Expert information often pertains to the observable quantities in our model, or can be more easily elicited for these quantities. However, the appropriate informative prior that matches this information is not always obvious, particularly for complex models. Prior predictive checks and the Bayesian workflow are often undertaken to iteratively specify a prior that agrees with the elicited expert information, but for complex models it is difficult to manually adjust the prior to better align the prior predictive distribution and the elicited information. We propose a multi-objective global optimisation approach that aligns these quantities by adjusting the hyperparameters of the prior, thus "translating" the elicited information in an informative prior.
Bayesian model-based clustering of multi-source dataColeman, Stephenhttps://www.repository.cam.ac.uk/handle/1810/3495542023-05-05T15:46:18Zdc.title: Bayesian model-based clustering of multi-source data
dc.contributor.author: Coleman, Stephen
dc.description.abstract: Inferring a partition of a dataset can help in downstream analyses and decision making. However, there often exist many feasible partitions, which makes the problem of inferring clusters challenging. A demanding problem is analysis of data generated across multiple sources. Bayesian mixture models and their extensions are effective tools for partition inference in this setting as we can use these to describe and infer the relationship between different sources. I consider applying such methods to two cases of multi-source data: multi-view, where the same items have data generated across different contexts, and multi-batch, where the same measurements are taken on sets of items.
I develop and explore a consensus clustering approach to navigate the problem of poor mixing, which refers to a failure of Markov chain Monte Carlo methods wherein the sampler becomes trapped in local high posterior density modes. This problem is commonly encountered when seeking to infer latent structure in high-dimensional data. I propose running many short Markov chains in parallel and using the final sample from each chain. My results suggest that performing inference this way frequently better describes model uncertainty than individual long chains. I use the method in a multi-omics analysis of the cell cycle of <i>Saccharomyces cerevisiae</i> and identify biologically meaningful structure.
I subsequently implement Multiple Dataset Integration (MDI), a Bayesian integrative clustering method, in C++ with a wrapper in R, correcting an error that was present in previous implementations, and extending MDI to be semi-supervised. My implementation allows a range of models for a variety of different data types, such as t-augmented mixtures of Gaussians and Gaussian processes. I then consider a semi-supervised multi-omics analysis of the model apicomplexan, <i>Toxoplasma gondii</i>.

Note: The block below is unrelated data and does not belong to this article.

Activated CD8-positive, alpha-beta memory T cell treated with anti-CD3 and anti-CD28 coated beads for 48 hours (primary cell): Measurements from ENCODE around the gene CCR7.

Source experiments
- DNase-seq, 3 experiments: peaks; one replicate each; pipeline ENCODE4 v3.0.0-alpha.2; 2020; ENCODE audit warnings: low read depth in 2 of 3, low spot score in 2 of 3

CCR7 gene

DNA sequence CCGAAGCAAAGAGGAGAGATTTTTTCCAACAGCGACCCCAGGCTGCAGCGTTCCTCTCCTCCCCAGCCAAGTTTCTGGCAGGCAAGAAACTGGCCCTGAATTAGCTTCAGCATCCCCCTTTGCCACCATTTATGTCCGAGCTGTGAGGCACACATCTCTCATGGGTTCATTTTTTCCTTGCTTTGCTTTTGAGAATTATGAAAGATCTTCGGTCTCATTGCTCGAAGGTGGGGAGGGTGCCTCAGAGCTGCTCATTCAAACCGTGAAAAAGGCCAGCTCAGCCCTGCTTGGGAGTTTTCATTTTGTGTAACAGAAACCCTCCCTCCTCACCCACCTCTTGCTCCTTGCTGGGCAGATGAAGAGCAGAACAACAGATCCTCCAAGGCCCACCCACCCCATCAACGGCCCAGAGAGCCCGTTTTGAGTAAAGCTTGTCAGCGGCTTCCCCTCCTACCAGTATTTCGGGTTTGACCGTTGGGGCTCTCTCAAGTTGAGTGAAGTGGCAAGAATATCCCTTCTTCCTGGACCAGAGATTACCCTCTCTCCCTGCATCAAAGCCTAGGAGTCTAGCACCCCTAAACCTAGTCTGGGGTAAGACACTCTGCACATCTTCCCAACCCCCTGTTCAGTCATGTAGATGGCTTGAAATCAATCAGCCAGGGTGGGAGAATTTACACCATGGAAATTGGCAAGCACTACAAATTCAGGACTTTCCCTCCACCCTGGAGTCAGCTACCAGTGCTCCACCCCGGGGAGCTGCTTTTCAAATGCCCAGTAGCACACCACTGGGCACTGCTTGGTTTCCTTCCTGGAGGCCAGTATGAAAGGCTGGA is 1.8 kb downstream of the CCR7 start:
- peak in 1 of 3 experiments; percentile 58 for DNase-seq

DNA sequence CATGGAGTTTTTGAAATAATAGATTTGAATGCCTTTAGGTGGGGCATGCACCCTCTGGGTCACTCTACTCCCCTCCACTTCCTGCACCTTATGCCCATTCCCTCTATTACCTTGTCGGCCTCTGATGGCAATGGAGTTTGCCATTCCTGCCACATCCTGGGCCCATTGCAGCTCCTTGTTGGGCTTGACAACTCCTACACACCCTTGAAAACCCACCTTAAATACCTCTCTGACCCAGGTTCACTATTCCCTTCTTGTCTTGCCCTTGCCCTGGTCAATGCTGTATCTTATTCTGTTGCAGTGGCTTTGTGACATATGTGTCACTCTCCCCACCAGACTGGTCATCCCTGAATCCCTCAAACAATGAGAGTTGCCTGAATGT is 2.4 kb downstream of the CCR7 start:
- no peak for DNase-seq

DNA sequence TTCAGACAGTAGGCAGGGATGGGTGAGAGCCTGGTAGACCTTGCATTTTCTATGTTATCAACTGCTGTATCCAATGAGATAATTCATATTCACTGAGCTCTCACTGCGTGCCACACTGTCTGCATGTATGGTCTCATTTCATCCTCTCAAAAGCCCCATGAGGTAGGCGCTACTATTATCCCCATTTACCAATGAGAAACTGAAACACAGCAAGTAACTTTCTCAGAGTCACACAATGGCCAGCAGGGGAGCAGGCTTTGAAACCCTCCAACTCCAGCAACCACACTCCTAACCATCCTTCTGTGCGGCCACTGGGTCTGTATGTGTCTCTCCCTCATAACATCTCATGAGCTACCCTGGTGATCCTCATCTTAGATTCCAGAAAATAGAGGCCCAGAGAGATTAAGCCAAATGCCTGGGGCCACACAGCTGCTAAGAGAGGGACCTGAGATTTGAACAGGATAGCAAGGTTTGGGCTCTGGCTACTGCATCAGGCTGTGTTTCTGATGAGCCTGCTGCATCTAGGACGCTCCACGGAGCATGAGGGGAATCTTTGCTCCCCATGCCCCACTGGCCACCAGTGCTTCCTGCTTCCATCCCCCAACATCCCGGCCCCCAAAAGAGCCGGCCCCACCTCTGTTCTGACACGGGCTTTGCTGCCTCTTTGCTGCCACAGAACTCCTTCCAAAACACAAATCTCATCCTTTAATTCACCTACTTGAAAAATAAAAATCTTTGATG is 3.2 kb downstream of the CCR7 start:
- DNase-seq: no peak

In my final content chapter I consider the problem of analysing data generated across multiple batches. Such data can have structural differences which should be accounted for when inferring a partition. I propose a mixture model that includes both cluster/class and batch parameters to simultaneously model batch effects upon location and scale with the partition. I validate my method in a simulation study and using held out seroprevalence data, and compare to existing methods.
Finally, I discuss the state of the field of Bayesian mixture models and some potential future research directions.
Adaptive Designs and Methods for More Efficient Drug DevelopmentSerra, Alessandrahttps://www.repository.cam.ac.uk/handle/1810/3448252023-01-05T01:40:55Zdc.title: Adaptive Designs and Methods for More Efficient Drug Development
dc.contributor.author: Serra, Alessandra
dc.description.abstract: The development of a novel drug is a time-consuming and expensive process. Innovative
trial designs and optimal sequences of clinical trials aim to increase the efficiency of this
process by improving flexibility and maximising the use of accumulated information
throughout the trials while minimizing the number of patients that are exposed to
unsafe or ineffective regimens.
In Chapter 2 of this thesis, we focus on confirmatory trials that are one of the largest
contributors to cost and time in later stages of the drug development process. We
consider a clinical trial setting where multiple treatment arms are studied concurrently
and an ‘order’ (i.e. a monotonic relationship) among the treatment effects can be
assumed. We propose a novel design which incorporates the information about the
order in the decision-making without assuming any parametric arm-response model
and controlling error rates. We compare the performance of this novel approach with
currently used trial designs and we describe its application to design an actual trial
in tuberculosis in Chapter 3. In Chapter 4, we propose a Bayesian extension of the
design described in Chapter 2 allowing to relax the order assumption and incorporate
historical information. This is needed for settings where, for example, the increase in
side effects or compliance with the treatment lead to a reduced efficacy of the treatment
and, hence, violation of the order assumption. We compare this design with other
competing approaches that do not consider uncertainty in the order.
In Chapter 5, we focus on the whole drug development process. We consider an
oncology trial setting and we compare two sequences of clinical trials, the first targeting
the whole patient population and the second a molecularly defined subgroup within
the population. We propose a metric to quantify the expected clinical benefit of these